The AN/TPY-2 Surveillance Transportable Radar, also called the Forward Based X-Band Transportable (FBX-T) is a long-range, high-altitude surveillance radar designed to add a tier to existing missile and air defense systems. Made by Raytheon, it is the primary radar for the Terminal High Altitude Area Defense missile system, but also cues the AN/MPQ-53 radar of the MIM-104 Patriot system. Patriot PAC-3 is a lower-altitude missile and aircraft defense system than THAAD.
The U.S. Army developed it and remains responsible for its use by air defense artillery in theater and tactical applications. As a component of national ballistic missile defense, the U.S. Missile Defense Agency is responsible for AN/TPY-2 applications.
It has been deployed in Japan to collect strategic-level information on North Korean missile developments, as well as warning Japan of incoming warheads. Japan has bought both PAC-3 for point defense, and is upgrading the AEGIS systems on its Kongo-class destroyers so they can use the longer-range RIM-161 Standard SM-3 theater ballistic missile defense.
An AN/TPY-2 is based in Alaska as part of national ballistic missile defense deveopment. The U.S. has agreed to provide it to Israel, to complement their two-tier Arrow-2 missile and Patriot PAC-3 missile defense.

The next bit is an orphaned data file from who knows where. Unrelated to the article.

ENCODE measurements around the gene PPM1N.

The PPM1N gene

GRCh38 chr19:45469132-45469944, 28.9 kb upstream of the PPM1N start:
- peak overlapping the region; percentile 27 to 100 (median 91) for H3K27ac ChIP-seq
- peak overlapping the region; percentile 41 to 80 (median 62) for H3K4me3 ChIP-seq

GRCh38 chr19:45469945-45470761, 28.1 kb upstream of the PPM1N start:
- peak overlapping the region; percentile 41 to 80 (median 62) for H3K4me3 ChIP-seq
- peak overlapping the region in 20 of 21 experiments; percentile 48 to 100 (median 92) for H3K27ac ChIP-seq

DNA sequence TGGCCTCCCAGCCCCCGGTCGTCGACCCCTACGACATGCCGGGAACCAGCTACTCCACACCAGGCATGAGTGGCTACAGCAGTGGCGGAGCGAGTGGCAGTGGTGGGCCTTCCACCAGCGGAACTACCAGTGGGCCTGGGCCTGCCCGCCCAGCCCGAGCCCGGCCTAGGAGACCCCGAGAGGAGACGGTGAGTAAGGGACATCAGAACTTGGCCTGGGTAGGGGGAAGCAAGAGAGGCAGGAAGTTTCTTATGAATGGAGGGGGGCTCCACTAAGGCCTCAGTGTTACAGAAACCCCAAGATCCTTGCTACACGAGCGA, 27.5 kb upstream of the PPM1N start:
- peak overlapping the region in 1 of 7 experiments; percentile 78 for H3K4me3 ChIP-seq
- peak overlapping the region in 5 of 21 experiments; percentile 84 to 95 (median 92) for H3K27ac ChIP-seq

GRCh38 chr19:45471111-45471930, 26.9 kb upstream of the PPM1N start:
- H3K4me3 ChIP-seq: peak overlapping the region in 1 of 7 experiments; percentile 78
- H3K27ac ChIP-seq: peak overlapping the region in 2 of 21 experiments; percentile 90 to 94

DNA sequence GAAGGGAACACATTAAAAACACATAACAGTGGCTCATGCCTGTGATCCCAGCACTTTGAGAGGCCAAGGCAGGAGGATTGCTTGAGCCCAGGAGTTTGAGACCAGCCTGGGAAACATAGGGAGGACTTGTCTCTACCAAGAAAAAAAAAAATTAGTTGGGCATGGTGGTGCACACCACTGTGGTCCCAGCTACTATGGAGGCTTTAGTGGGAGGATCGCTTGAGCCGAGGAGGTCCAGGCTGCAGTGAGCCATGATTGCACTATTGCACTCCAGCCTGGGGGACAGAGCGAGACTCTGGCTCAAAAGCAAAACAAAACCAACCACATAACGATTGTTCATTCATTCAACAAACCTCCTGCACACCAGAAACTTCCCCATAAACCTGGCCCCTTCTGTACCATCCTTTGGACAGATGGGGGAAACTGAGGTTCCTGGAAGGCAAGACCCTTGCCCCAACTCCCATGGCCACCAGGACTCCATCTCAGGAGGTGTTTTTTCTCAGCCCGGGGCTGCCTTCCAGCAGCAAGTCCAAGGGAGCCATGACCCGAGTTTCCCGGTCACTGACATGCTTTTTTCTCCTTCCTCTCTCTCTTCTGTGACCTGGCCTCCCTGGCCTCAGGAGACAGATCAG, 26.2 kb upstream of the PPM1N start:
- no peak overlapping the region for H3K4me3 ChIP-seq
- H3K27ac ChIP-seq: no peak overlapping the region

The AN/TPY-2 is a phased-array radar, which operates in the 8.55-10 GHz X band. Raytheon builds it as part of an X-band family, along with the National Missile Defense (NMD) X-Band Radar (XBR) and AN/FPS-129 HAVE STARE.
It complements the fixed AN/FPS-129 HAVE STARE X-Band "large dish" radar, located at Vandenberg Air Force Base.  Smaller mobile X-band dishes, not yet designated, may also be paired with the AN/TPY-2.
- "AN/TPY-2 Transportable Radar Surveillance (Forward Based X-Band Transportable [FBX-T])", Globalsecurity.com
- Williams, Dan (29 July 2008), "U.S. to help Israel with missile detection", Reuters
- Raytheon Awarded $304 Million for Ballistic Missile Defense System Upgrades, PRNewswire, 11 July2007
- "AN/FPS-129 HAVE STARE X-Band Dish radar", Globalsecurity.com